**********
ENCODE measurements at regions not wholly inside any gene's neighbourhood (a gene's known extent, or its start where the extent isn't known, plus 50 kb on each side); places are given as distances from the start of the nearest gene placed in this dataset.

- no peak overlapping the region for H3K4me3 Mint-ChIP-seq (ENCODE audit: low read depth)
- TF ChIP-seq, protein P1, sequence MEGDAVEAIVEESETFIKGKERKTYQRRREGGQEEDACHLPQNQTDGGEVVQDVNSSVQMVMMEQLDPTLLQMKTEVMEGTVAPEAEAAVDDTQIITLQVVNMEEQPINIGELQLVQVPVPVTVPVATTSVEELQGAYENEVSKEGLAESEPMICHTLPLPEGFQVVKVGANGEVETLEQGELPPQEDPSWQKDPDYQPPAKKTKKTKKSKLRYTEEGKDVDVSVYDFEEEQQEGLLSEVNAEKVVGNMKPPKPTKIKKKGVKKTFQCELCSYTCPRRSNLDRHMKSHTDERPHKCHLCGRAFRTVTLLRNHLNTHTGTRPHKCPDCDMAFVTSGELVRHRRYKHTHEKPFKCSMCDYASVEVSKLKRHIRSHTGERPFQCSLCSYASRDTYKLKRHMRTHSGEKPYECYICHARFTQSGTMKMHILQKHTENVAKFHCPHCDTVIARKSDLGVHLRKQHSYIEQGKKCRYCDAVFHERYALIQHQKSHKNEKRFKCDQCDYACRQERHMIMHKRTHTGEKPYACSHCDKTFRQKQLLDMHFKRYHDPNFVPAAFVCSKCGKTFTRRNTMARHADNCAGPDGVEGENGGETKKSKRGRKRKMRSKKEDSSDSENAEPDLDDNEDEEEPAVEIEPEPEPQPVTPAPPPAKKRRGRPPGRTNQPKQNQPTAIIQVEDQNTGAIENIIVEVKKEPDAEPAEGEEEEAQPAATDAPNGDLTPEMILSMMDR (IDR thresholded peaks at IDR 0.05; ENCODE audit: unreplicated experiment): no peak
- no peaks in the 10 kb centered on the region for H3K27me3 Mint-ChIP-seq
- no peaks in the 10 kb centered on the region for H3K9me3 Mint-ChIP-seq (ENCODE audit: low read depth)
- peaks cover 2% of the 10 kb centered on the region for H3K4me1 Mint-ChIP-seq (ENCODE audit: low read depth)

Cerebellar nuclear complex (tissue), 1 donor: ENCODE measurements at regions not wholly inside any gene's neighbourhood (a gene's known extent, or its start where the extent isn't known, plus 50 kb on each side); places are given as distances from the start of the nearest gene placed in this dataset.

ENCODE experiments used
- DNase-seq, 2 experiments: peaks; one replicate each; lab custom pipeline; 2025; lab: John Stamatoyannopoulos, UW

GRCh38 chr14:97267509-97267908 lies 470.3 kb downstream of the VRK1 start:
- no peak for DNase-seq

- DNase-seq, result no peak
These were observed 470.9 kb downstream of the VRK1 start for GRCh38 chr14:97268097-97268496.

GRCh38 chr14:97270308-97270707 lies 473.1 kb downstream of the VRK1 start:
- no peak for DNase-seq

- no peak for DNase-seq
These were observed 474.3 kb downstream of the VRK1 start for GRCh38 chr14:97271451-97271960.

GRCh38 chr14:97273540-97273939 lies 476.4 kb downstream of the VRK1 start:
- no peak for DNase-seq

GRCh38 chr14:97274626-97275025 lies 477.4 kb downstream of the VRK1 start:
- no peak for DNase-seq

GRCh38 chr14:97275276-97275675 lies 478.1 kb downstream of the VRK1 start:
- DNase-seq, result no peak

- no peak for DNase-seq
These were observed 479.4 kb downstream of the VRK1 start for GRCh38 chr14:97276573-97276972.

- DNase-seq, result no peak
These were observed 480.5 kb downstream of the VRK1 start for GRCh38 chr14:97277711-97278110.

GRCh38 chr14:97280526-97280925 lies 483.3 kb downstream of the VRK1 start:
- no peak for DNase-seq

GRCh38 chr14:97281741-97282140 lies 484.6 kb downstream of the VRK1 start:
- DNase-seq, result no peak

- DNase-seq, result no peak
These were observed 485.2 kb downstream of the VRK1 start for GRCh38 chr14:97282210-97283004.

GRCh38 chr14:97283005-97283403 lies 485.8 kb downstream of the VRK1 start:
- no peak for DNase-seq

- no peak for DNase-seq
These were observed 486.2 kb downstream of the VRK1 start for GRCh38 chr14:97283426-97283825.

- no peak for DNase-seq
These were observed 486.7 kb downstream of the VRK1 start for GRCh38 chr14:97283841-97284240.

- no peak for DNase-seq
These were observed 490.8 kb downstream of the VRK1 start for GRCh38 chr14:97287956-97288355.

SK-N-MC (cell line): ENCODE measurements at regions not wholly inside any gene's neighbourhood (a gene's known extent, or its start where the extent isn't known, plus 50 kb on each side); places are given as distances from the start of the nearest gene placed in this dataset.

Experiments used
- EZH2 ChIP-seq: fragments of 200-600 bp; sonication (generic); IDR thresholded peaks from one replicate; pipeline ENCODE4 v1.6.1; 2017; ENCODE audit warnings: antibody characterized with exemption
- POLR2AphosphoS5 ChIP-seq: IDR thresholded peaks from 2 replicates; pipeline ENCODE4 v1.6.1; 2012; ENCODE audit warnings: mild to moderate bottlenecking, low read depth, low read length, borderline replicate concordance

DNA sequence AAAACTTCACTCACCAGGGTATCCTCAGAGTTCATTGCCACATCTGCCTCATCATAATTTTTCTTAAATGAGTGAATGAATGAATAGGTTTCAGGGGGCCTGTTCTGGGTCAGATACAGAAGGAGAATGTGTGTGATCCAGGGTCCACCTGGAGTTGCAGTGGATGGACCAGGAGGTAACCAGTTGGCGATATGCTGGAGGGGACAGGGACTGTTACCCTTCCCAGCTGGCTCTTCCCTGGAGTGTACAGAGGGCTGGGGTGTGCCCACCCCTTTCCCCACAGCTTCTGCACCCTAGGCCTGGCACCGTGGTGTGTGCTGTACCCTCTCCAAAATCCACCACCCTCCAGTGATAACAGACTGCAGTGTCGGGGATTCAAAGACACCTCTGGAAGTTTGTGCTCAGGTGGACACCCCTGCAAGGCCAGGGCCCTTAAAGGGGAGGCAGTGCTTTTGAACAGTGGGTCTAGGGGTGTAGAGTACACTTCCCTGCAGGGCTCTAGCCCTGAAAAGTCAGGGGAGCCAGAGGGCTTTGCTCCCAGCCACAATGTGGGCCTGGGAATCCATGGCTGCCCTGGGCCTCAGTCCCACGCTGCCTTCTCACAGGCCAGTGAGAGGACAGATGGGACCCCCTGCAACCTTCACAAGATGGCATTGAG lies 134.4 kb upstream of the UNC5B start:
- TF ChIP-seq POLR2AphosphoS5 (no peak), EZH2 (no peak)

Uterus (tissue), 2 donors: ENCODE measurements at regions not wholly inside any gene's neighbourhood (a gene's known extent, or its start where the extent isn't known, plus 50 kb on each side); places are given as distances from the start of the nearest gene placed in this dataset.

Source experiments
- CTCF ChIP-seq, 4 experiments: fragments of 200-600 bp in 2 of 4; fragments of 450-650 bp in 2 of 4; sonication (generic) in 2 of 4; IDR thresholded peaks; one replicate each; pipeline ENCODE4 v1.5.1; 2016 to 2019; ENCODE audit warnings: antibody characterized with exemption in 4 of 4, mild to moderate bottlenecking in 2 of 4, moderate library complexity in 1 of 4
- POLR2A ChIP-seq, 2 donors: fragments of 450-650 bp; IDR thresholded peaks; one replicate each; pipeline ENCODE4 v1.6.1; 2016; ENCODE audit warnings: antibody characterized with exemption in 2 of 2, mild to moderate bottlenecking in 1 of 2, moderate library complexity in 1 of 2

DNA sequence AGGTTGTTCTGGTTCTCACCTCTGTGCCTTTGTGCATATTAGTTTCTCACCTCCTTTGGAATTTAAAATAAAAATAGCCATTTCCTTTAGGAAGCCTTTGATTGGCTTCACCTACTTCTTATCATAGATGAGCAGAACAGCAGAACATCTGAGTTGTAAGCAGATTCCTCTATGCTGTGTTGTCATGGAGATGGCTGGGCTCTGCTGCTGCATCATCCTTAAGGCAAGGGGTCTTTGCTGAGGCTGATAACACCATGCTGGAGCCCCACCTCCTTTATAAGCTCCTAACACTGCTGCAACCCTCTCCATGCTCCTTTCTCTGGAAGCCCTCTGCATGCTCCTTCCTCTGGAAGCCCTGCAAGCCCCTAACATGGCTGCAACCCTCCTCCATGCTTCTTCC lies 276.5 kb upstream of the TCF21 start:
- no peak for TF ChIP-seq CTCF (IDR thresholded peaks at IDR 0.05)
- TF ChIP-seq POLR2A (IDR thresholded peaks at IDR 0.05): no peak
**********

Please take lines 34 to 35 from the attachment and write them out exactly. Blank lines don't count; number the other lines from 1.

GRCh38 chr14:97283005-97283403 lies 485.8 kb downstream of the VRK1 start:
- no peak for DNase-seq